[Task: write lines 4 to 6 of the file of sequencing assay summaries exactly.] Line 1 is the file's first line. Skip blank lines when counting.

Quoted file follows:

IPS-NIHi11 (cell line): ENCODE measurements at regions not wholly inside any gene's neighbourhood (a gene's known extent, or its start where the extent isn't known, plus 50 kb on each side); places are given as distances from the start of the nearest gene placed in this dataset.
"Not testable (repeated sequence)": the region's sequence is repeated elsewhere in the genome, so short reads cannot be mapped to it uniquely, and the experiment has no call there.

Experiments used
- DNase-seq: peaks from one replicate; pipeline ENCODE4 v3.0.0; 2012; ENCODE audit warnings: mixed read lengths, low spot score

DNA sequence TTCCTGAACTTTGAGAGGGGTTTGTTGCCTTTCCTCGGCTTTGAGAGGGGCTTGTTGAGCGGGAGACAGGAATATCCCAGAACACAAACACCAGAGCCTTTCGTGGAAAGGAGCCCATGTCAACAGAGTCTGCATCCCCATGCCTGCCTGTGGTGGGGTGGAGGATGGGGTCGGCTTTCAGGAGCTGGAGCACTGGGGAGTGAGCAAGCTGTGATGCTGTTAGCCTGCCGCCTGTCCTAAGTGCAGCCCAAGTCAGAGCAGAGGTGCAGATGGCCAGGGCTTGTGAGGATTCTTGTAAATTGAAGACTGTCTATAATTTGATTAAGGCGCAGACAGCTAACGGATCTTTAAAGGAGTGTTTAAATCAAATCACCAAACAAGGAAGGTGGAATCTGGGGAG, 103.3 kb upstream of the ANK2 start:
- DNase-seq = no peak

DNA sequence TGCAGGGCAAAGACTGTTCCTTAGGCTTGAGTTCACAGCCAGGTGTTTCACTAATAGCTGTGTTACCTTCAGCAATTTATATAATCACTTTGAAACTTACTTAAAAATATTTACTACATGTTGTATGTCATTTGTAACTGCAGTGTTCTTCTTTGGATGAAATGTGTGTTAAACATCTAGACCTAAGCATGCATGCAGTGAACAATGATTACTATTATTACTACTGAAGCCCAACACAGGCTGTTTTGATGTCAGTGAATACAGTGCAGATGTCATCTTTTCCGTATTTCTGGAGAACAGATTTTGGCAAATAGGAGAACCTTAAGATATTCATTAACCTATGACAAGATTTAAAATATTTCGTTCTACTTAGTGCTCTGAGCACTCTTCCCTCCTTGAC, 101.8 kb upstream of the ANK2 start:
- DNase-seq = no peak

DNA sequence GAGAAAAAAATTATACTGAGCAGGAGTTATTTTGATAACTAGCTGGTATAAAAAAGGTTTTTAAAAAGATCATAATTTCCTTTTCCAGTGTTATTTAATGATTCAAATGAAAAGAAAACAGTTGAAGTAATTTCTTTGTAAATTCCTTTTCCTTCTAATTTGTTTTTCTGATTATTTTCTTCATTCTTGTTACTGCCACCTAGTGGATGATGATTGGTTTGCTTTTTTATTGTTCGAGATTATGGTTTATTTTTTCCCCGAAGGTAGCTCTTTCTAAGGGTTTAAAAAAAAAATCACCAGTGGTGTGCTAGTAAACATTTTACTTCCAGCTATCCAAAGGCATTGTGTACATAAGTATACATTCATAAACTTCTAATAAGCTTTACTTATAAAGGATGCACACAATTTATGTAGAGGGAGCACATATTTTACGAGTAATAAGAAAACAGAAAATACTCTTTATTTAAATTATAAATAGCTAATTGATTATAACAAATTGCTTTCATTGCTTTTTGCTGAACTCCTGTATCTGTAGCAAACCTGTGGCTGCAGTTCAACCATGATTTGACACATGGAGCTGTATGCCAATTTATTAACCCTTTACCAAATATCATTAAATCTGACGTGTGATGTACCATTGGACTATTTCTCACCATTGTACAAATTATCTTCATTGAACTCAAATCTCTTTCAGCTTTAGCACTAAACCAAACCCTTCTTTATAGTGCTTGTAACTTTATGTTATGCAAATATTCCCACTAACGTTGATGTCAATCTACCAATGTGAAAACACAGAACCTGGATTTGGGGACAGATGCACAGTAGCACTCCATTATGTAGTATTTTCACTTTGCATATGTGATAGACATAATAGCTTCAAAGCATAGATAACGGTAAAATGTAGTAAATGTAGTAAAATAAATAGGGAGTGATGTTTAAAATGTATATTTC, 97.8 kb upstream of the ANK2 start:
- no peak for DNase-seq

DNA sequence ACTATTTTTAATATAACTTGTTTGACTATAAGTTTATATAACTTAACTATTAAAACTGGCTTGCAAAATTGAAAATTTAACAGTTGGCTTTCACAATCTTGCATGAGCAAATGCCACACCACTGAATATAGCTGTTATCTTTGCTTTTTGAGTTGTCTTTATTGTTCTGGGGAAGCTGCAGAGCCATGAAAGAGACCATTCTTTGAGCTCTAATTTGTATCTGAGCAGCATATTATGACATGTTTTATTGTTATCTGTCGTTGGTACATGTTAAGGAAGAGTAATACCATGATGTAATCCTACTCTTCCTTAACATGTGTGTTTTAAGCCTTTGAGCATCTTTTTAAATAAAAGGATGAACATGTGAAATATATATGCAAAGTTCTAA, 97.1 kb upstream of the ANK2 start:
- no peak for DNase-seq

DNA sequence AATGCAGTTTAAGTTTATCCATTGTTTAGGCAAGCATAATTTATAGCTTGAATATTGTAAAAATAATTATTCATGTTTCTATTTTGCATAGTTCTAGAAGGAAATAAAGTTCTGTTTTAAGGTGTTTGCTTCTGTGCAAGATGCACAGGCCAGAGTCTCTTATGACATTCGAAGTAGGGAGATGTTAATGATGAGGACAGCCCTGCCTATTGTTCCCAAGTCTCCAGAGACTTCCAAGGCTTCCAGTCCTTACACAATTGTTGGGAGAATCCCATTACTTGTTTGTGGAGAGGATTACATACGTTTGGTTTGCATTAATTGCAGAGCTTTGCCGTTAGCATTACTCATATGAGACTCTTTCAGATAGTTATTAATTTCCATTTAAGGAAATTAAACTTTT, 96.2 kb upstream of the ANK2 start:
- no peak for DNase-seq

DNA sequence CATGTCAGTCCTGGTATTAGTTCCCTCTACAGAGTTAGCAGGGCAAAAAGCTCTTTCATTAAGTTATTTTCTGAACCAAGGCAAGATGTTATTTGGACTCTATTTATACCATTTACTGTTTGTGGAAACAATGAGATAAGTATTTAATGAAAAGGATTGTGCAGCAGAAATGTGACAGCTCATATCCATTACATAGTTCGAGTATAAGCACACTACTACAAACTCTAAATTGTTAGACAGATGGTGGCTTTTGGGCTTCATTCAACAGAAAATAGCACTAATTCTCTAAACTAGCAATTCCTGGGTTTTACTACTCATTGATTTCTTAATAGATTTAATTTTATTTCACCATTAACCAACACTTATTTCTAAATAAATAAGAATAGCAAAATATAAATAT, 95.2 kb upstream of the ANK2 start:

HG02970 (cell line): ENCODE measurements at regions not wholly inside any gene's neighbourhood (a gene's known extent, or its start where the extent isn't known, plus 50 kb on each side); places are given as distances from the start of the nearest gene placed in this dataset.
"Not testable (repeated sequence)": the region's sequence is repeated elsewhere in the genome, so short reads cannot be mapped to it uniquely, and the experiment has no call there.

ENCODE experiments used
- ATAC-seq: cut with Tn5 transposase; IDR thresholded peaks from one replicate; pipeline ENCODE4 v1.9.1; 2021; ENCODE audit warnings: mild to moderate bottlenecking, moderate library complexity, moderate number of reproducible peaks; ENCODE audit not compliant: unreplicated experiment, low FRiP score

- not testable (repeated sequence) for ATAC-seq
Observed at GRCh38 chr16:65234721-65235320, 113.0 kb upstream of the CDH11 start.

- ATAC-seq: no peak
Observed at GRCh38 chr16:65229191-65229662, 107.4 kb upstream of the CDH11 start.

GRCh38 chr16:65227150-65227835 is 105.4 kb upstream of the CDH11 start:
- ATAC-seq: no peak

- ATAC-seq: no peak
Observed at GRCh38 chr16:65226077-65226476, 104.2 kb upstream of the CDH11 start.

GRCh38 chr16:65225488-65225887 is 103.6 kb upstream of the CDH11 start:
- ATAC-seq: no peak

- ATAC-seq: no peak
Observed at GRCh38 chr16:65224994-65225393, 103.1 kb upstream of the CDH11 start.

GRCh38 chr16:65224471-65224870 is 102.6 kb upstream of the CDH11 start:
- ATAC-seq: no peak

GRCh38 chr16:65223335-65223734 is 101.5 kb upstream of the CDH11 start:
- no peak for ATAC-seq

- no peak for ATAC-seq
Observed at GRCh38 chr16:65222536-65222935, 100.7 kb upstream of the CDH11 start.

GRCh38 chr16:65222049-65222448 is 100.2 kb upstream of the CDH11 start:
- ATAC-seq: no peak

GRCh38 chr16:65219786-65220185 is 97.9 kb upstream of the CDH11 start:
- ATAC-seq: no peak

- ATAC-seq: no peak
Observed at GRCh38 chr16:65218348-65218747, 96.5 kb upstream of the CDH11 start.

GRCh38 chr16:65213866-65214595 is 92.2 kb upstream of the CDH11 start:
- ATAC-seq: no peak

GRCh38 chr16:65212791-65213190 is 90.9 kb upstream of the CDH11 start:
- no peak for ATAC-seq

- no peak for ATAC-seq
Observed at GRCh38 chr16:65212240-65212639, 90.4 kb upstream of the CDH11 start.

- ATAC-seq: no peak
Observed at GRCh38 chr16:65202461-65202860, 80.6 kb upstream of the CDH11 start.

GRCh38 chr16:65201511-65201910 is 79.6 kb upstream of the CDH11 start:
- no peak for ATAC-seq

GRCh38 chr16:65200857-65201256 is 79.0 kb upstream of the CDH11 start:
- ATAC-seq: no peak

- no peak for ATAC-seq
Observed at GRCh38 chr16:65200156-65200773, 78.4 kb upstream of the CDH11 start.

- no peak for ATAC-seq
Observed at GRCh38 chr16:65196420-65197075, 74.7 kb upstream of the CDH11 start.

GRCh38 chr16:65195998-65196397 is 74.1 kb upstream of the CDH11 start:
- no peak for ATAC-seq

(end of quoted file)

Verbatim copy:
- DNase-seq: peaks from one replicate; pipeline ENCODE4 v3.0.0; 2012; ENCODE audit warnings: mixed read lengths, low spot score

DNA sequence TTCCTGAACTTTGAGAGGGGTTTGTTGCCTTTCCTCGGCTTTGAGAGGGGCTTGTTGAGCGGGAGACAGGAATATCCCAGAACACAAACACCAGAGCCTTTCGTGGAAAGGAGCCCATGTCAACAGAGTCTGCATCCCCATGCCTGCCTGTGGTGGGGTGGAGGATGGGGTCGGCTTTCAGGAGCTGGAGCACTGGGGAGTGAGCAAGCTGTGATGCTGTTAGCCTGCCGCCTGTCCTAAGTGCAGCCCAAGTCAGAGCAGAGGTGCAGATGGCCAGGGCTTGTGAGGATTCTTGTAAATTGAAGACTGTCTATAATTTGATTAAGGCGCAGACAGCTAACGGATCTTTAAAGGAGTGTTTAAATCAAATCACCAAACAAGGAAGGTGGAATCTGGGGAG, 103.3 kb upstream of the ANK2 start:
- DNase-seq = no peak